Russia risks losing influence in post-Soviet states due to war against Ukraine - ISW
Because of the war against Ukraine, Russia risks losing influence in post-Soviet states. For example, the redeployment of elements of the Russian "peacekeeping forces" from Nagorno-Karabakh to Ukraine undermines Russia's influence in Armenia.
This is stated in a report by the US Institute for the Study of War (ISW). Armenian Prime Minister Nikol Pashinyan accused Azerbaijan of preparing for a new large-scale attack and genocide against ethnic Armenians in Nagorno-Karabakh.
Pashinyan stated that Armenia should appeal to the UN Security Council if the Russian Federation fails to comply with the November 9, 2020 ceasefire agreement in Nagorno-Karabakh, which Moscow helped broker with the mediation of Azerbaijan.
Earlier, Pashinyan accused the Russian "peacekeeping forces" in Nagorno-Karabakh of "failing to fulfil their obligations" under the December 2022 ceasefire after Russian forces failed to ensure the passage of the only road through the Lachin corridor between Armenia and Nagorno-Karabakh.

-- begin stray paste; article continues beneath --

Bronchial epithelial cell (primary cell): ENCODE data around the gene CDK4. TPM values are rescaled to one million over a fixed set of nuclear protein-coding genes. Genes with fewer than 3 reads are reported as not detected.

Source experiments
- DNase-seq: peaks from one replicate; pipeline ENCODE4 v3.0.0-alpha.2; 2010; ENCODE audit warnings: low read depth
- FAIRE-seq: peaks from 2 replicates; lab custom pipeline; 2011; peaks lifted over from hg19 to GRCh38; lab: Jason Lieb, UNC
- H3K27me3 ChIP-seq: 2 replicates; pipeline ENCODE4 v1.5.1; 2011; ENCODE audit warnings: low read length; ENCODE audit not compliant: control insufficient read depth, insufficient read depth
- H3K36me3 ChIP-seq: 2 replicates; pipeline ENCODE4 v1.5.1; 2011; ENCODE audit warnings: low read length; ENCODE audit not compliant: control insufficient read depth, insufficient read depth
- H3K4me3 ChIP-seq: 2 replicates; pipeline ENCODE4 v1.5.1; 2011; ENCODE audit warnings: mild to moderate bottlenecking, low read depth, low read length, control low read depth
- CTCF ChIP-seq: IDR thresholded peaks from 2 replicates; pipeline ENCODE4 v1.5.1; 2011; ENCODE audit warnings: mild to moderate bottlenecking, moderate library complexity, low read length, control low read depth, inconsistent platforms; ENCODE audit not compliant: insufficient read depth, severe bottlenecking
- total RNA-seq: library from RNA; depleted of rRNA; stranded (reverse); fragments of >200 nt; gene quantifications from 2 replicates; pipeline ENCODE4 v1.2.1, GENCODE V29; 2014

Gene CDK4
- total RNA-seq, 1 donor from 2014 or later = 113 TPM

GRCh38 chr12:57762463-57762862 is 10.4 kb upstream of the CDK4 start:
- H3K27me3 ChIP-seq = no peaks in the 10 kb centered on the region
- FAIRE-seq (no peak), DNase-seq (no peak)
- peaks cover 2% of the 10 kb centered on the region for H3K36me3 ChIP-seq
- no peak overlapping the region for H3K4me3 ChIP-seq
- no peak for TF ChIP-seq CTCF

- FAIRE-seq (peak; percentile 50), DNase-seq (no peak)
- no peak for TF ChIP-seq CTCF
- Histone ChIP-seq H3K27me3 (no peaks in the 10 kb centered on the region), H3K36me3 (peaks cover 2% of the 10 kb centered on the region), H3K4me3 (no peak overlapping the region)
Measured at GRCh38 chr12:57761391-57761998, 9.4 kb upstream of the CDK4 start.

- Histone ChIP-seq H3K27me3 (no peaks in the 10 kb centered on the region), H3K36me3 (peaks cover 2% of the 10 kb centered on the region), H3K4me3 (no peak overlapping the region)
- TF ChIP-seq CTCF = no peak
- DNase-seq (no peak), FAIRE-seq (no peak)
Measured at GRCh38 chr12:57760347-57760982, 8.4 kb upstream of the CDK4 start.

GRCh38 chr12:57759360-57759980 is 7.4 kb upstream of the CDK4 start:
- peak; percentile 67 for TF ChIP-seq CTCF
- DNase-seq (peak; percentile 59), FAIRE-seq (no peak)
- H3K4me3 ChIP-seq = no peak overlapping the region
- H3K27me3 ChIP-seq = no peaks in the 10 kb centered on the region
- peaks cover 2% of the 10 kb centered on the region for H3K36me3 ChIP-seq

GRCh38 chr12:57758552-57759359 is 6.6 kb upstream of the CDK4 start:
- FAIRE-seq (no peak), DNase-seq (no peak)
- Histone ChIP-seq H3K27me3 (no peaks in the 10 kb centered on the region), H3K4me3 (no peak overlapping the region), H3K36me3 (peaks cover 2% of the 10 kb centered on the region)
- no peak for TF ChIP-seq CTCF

Experts note that the Russian "peacekeeping forces" in Nagorno-Karabakh are likely understaffed. In March 2022, the Russian military redeployed units of the 15th Separate Guards Motor Rifle Brigade, Russia's only specialised peacekeeping brigade, from Nagorno-Karabakh to Ukraine.
At the same time, the General Staff of the Ukrainian Armed Forces reported that Ukrainian forces had defeated the 15th Separate Guards Motor Rifle Brigade, killing approximately 800 and wounding approximately 400 soldiers out of the brigade's 1,800 soldiers who had been redeployed to Ukraine as of June 2022.
"Russia is likely to lose its military influence in other post-Soviet states as Moscow has redeployed units of permanently stationed Russian troops from Russian bases in Kyrgyzstan, occupied Georgia (Abkhazia and South Ossetia) and Tajikistan to fight in Ukraine," ISW experts say.
As a reminder, Russian oppositionist and analyst Gennady Gudkov said that the era of bloody Russian President Vladimir Putin is becoming a thing of the past. Generals are gaining power in the aggressor country and will turn their dictator into an ordinary observer. Soon, the Kremlin leader will not be able to tell his henchmen how, where and when to do something.
OBOZREVATEL also wrote that Putin recently admitted for the first time that Russia may face a collapse in the future, when the country will be divided into "Muscovites, Ural and other" nationalities. In his opinion, this will happen if the West succeeds in eliminating Russia.
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